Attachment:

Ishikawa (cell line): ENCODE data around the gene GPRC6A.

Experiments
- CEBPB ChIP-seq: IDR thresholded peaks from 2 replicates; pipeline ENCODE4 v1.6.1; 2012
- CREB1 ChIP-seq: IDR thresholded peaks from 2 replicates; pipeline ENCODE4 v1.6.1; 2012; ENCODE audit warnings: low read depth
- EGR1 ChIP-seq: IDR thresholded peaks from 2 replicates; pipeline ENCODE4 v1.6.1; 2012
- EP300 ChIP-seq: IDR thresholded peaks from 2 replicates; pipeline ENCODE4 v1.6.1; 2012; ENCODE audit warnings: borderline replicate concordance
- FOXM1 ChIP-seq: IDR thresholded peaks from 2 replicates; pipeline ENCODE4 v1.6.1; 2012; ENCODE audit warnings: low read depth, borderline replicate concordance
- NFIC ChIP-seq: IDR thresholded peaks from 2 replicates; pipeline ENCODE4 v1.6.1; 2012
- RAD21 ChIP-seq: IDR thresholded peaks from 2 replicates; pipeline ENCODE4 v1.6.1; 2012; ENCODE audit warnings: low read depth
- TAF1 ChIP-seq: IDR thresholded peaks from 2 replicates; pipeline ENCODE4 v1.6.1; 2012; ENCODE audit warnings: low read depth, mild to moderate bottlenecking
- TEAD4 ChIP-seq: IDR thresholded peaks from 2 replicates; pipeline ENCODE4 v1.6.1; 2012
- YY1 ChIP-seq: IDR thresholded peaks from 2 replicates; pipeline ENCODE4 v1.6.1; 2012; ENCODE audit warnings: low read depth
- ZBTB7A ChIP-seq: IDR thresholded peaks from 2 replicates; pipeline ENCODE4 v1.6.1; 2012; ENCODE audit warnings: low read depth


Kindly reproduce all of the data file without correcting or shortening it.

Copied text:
Ishikawa (cell line): ENCODE data around the gene GPRC6A.

Experiments
- CEBPB ChIP-seq: IDR thresholded peaks from 2 replicates; pipeline ENCODE4 v1.6.1; 2012
- CREB1 ChIP-seq: IDR thresholded peaks from 2 replicates; pipeline ENCODE4 v1.6.1; 2012; ENCODE audit warnings: low read depth
- EGR1 ChIP-seq: IDR thresholded peaks from 2 replicates; pipeline ENCODE4 v1.6.1; 2012
- EP300 ChIP-seq: IDR thresholded peaks from 2 replicates; pipeline ENCODE4 v1.6.1; 2012; ENCODE audit warnings: borderline replicate concordance
- FOXM1 ChIP-seq: IDR thresholded peaks from 2 replicates; pipeline ENCODE4 v1.6.1; 2012; ENCODE audit warnings: low read depth, borderline replicate concordance
- NFIC ChIP-seq: IDR thresholded peaks from 2 replicates; pipeline ENCODE4 v1.6.1; 2012
- RAD21 ChIP-seq: IDR thresholded peaks from 2 replicates; pipeline ENCODE4 v1.6.1; 2012; ENCODE audit warnings: low read depth
- TAF1 ChIP-seq: IDR thresholded peaks from 2 replicates; pipeline ENCODE4 v1.6.1; 2012; ENCODE audit warnings: low read depth, mild to moderate bottlenecking
- TEAD4 ChIP-seq: IDR thresholded peaks from 2 replicates; pipeline ENCODE4 v1.6.1; 2012
- YY1 ChIP-seq: IDR thresholded peaks from 2 replicates; pipeline ENCODE4 v1.6.1; 2012; ENCODE audit warnings: low read depth
- ZBTB7A ChIP-seq: IDR thresholded peaks from 2 replicates; pipeline ENCODE4 v1.6.1; 2012; ENCODE audit warnings: low read depth